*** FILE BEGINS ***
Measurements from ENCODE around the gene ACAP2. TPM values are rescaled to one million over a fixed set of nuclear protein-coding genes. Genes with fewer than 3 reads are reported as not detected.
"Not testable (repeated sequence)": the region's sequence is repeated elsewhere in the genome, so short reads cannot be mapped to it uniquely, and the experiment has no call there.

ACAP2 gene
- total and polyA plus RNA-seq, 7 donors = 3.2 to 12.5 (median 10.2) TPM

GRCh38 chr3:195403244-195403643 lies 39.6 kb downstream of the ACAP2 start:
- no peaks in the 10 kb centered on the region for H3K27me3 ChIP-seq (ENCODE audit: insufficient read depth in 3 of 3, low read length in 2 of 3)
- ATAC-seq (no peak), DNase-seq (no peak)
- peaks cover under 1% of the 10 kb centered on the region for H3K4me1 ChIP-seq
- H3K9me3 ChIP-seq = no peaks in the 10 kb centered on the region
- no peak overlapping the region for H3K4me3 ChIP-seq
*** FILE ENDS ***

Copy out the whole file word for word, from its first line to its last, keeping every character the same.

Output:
Measurements from ENCODE around the gene ACAP2. TPM values are rescaled to one million over a fixed set of nuclear protein-coding genes. Genes with fewer than 3 reads are reported as not detected.
"Not testable (repeated sequence)": the region's sequence is repeated elsewhere in the genome, so short reads cannot be mapped to it uniquely, and the experiment has no call there.

ACAP2 gene
- total and polyA plus RNA-seq, 7 donors = 3.2 to 12.5 (median 10.2) TPM

GRCh38 chr3:195403244-195403643 lies 39.6 kb downstream of the ACAP2 start:
- no peaks in the 10 kb centered on the region for H3K27me3 ChIP-seq (ENCODE audit: insufficient read depth in 3 of 3, low read length in 2 of 3)
- ATAC-seq (no peak), DNase-seq (no peak)
- peaks cover under 1% of the 10 kb centered on the region for H3K4me1 ChIP-seq
- H3K9me3 ChIP-seq = no peaks in the 10 kb centered on the region
- no peak overlapping the region for H3K4me3 ChIP-seq